While there are other odd aspects of Spanswick’s affiliations, such as the odd way in which he distances himself from the Jewish mystic tradition of the Qabalah in interviews, or the fact that the current live guitarist for Nightbringer performs in the NSBM band Blutschrei/Finnentum (the same band under different names), a pedantic reader may be screaming at the screen that we have not yet mentioned Akhlys directly. This is, however, missing the point; Kyle Spanswick is Akhyls. He plays every instrument, except drums on the recordings, writes all of the music, and collects session musicians to play live and augment what is demonstrably his creative work. A tour featuring Akhlys brings with it a platform for Spanswick, and the issues outlined above.
This brings us to the wider problem of platforming bands like Taake and Akhlys. International tours carry prestige, and the promotion of these bands brings with it greater exposure (and credibility) to what the people behind them think about the world. Sociologists and ethnomusicologists (people who study the links between music and culture) use the concept of ‘subcultural capital’ here (see Kahn-Harris 2007 for a discussion of how this works in metal). Subcultural capital refers to the ‘currency’ one has in a scene or culture – how much ‘cred’ you’ve got and your standing in the scene. This can be leveraged for a range of things, but usually it’s leveraged for respect and an audience. Practices and actions that confer subcultural capital – from upvotes on Reddit to international tours for sketchy black metal bands – need to be interrogated because they have this potential to grant an audience to individuals or bands. Compare the platform that Taake has to whatever local NSBM band you vaguely know performing in the middle of nowhere – often local, underground bands are too overt and too extreme to have much subcultural capital (except among their neo-Nazi mates), but bands who ride just close enough to the line can turn controversy into infamy, and suddenly people are lining up to ask you what you think about painting swastikas on yourself and about Islam.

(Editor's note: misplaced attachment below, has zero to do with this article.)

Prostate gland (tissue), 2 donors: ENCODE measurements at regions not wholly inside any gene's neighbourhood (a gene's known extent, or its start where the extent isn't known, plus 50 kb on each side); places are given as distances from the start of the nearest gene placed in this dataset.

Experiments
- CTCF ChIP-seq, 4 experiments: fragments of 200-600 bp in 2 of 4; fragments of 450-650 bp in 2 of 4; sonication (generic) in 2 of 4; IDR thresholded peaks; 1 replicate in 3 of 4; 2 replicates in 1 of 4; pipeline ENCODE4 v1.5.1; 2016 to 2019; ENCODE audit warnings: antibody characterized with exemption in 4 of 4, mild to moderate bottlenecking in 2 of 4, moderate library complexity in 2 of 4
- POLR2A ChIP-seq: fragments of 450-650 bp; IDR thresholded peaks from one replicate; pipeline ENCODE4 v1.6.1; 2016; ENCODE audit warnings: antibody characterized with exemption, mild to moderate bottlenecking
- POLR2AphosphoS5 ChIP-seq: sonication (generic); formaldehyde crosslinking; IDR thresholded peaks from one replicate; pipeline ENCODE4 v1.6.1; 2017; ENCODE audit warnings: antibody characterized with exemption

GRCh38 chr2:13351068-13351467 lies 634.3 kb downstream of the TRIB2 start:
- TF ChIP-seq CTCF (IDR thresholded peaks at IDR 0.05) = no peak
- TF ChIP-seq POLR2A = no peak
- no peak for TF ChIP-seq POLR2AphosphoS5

This is the rationale for deplatforming – don’t give it oxygen. Don’t give Taake and Akhlys more prominence, more subcultural capital. Don’t give them a chance to convert that into a following, into room to spread their ideology. Because spreading this ideology is dangerous, and it shouldn’t take another racist flying to New Zealand to shoot up a mosque before the relationship between normalising hate speech and its symbols and the commission of hate crimes is paid attention to. A band should not need to be obviously and admittedly NSBM in order to receive criticism and pushback for supporting them by booking them on a tour. The Australian metal scene is increasingly taking awareness of how metal bands can normalise hatred (see the cancellation of Deströyer 666’s tour in 2019 and the discussion of far-right Australian bands in this paper), and the cancellation of the Taake/Akhlys tour is another step in demonstrating to these bands that Australian metal will not tolerate or promote fascist and other far-right and racist views.
TLDR: Actions have consequences. If you affiliate yourself with racist and fascist ideologies, don’t be surprised when people don’t want to have you play in their cities and at their venues. There is no place for these ideologies in the Australian metal scene.